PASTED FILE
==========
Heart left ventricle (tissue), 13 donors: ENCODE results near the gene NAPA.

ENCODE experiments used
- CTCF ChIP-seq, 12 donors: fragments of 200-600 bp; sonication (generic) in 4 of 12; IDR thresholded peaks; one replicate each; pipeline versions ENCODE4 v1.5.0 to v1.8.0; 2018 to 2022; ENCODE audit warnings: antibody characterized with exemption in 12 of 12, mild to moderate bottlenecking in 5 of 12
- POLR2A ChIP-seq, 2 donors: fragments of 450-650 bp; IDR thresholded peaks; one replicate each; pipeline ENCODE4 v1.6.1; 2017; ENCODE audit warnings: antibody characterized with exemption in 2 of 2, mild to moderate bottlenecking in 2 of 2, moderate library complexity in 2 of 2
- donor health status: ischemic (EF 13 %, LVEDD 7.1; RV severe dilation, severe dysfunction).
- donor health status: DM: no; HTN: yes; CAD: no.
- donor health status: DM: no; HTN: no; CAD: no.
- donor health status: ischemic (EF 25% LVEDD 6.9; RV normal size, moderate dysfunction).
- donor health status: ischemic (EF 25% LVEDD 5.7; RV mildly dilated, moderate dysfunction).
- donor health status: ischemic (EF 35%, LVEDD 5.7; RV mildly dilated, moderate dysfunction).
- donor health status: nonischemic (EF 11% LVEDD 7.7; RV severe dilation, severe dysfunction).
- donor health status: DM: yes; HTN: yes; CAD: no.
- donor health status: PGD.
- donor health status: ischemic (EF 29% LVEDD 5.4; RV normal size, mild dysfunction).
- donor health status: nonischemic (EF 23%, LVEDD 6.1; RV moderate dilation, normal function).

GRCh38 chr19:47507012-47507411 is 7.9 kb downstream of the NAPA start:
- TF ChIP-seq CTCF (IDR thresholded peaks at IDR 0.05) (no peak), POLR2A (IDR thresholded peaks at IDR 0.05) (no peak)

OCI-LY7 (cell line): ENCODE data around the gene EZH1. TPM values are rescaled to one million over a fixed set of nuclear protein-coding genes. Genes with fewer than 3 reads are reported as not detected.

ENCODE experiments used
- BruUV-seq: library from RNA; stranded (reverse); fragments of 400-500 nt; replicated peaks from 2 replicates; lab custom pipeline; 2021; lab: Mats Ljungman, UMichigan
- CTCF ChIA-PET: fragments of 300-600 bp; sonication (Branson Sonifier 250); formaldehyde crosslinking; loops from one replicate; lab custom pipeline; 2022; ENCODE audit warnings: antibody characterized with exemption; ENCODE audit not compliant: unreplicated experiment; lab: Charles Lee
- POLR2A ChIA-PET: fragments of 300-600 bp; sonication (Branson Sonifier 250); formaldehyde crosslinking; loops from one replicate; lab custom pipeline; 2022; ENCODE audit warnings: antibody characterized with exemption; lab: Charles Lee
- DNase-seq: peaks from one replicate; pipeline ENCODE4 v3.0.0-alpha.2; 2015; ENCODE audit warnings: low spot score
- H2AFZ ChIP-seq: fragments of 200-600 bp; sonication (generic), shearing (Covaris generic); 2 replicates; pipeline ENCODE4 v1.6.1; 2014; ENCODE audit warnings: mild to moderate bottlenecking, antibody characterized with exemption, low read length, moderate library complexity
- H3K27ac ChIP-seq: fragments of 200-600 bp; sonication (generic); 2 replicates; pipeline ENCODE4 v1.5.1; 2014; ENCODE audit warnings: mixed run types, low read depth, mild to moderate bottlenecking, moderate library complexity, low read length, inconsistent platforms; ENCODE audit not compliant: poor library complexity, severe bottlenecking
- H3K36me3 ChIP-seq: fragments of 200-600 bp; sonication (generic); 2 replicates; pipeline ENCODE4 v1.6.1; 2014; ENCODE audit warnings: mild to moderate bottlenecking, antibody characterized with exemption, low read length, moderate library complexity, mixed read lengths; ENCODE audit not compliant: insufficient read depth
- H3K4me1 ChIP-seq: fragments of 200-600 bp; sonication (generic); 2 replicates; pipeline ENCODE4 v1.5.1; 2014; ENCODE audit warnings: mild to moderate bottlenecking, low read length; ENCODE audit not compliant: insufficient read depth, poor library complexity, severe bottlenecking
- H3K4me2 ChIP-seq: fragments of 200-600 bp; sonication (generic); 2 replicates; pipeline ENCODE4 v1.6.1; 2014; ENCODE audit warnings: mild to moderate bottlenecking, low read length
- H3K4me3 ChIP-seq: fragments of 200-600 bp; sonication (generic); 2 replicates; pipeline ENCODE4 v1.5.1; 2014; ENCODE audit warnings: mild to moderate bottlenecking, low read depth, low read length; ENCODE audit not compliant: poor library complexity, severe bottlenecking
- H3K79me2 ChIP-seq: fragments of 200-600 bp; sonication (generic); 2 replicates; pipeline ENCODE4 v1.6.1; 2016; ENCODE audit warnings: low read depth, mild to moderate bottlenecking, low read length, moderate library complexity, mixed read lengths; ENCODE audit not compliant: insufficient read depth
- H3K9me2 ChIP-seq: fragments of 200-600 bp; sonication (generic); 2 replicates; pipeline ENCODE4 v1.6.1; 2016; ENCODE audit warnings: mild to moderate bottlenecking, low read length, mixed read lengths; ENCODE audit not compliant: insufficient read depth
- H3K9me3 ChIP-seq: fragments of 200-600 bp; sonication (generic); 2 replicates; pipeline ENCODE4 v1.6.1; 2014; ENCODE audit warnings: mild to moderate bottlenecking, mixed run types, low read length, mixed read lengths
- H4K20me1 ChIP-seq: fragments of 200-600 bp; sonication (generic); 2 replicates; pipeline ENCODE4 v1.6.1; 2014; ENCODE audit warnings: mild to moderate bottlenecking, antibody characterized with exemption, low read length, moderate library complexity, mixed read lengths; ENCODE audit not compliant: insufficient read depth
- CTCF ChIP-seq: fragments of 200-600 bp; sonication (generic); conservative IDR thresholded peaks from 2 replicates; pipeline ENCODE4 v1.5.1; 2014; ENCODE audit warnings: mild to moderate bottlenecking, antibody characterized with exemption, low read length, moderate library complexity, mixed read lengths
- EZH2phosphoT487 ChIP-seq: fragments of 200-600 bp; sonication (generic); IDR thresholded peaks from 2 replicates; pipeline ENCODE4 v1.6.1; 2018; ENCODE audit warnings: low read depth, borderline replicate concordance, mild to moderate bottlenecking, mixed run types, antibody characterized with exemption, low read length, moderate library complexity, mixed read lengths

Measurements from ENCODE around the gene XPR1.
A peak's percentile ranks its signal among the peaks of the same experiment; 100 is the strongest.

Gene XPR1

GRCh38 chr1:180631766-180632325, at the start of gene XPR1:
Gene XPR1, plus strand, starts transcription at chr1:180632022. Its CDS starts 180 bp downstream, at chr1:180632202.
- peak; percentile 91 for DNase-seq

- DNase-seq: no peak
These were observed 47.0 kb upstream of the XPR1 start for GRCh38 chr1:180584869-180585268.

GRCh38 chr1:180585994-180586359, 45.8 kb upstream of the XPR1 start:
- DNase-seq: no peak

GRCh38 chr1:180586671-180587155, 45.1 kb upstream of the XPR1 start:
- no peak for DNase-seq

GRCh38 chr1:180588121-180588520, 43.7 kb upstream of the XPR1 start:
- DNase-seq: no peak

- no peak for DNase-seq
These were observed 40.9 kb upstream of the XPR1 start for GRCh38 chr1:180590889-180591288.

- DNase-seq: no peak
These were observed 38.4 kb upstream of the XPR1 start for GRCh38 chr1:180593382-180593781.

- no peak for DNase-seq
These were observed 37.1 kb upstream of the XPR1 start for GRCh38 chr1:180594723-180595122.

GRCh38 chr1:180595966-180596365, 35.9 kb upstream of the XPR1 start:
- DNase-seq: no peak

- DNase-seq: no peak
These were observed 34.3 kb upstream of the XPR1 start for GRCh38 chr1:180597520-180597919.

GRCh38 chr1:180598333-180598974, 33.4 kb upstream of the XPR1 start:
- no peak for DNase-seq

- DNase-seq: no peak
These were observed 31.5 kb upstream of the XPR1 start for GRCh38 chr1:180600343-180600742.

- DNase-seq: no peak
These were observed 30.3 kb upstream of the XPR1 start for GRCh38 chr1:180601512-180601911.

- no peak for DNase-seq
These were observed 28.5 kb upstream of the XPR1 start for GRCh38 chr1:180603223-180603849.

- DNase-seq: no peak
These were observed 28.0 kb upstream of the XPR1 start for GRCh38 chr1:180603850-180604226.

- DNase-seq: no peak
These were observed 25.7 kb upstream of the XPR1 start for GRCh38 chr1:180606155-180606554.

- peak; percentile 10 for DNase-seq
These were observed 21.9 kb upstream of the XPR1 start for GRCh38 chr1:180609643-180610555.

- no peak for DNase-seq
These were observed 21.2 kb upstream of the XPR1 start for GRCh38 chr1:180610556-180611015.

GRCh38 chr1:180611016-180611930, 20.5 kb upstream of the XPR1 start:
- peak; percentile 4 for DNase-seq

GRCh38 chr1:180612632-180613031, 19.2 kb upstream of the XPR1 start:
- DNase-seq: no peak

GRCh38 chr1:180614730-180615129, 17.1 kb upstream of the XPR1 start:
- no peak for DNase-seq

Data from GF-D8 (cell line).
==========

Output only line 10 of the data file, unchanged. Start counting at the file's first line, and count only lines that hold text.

- donor health status: ischemic (EF 35%, LVEDD 5.7; RV mildly dilated, moderate dysfunction).